A blanket of fine, dry snow greeted the wallers on their first morning of work in Kansas City. It was the beginning of March, and Andy Goldsworthy, with the help of a select crew led by four veteran U.K. wallers and two handfuls of local stone movers, was conjuring up his latest site-specific installation, Walking Wall, at the Nelson-Atkins Museum of Art. The first order of business was to unpack many dozens of pallets of weathered stone quarried long ago. Facing something like a magnificent scattering of puzzle pieces, the crew began the process of sorting individual chunks of Kansas Cottonwood limestone by size and color, ranging from buttery yellow to Trumpian orange, to lichenized black and creamy white.
“This is a work I’ve wanted to make for years,” Goldsworthy explained. The affluent neighborhood surrounding the museum, which is built on the former estate of newspaper magnate William Rockhill Nelson, features block after residential block bordered by low-stacked stone walls. Goldsworthy has been fascinated by stone walls for his entire career. When he finally visited Kansas City at the invitation of the museum, he was intrigued to find them playing such an important part in the built environment. “They’re good honest walls,” he observed. “Walking Wall connects into a network of existing veins feeding into it.”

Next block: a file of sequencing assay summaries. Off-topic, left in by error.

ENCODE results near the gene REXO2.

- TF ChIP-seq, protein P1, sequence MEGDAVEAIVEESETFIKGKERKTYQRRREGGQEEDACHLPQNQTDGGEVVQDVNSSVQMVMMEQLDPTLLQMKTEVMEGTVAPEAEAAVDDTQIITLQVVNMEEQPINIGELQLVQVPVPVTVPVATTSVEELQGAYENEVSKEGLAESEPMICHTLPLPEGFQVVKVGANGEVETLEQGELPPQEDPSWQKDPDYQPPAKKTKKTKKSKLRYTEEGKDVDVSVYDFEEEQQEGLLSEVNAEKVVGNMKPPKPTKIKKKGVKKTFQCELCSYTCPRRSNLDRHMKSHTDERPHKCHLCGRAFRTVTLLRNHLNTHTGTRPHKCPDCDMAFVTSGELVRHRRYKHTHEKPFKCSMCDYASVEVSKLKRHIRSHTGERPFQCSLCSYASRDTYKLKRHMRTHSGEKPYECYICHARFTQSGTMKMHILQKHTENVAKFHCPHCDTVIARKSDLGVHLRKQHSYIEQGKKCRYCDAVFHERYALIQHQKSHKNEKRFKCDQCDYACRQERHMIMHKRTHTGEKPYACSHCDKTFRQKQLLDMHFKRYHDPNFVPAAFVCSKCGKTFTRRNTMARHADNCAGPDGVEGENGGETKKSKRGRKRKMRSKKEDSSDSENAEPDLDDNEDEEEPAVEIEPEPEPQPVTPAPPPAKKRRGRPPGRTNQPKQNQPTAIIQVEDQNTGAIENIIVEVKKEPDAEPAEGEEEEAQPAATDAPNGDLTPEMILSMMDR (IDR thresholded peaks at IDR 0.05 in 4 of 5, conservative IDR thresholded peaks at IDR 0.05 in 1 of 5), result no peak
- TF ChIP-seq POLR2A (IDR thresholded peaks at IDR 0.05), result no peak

The long-awaited opportunity came about when the Nelson-Atkins Museum of Art and the Hall Family Foundation decided to honor two important supporters of their sculpture park, Morton and Estelle Sosland, with a special commission. In the early 1990s, the Soslands had commissioned Claes Oldenburg and Coosje van Bruggen to create four enormous Shuttlecocks for the lawn of the museum campus. Though initially met with derision and hostility, the Shuttlecocks have become beloved public artworks, even serving as an iconic symbol of Kansas City. The challenge for Goldsworthy, then, was to design something of similar scale to the Shuttlecocks, preferably without public protest.
He also had to engage the extraordinary group of sculptures placed within the undulating topography of the grounds. Bronze warhorses like Rodin’s The Thinker and an impressive array of Henry Moore sculptures coexist with late 20th-century works by Magdalena Abakanowicz, Judith Shea, and Ursula von Rydingsvard. More recent additions include installations by Roxy Paine (Ferment, 2011) and Kansas City native Robert Morris (Glass Labyrinth, 2014).
What does it mean for a wall to walk? “Creating a wall that inches its way through a place,” Goldsworthy explained. “It’s as much about human energy as about stone.” After exhaustively studying site plans, he shifted to walking the place, engaging the landscape and architecture with his body—a process that, for Goldsworthy, becomes a proxy for drawing in space. Equipped with a line of string, he walked a perpendicular line from one of the bordering neighborhood walls that quickly veered into a question-mark curve, followed by serpentine bends and folds as it approached the divided four-lane Rockhill Road next to the museum. His initial drawings-by-walking were hardly definitive. “I don’t think I’ve ever made a project with so much change and movement. I’m learning about the wall as I go, what it can do,” he admitted. “The wall is uncharted territory. It’s uncomfortable that I don’t know where it’s going to take me.”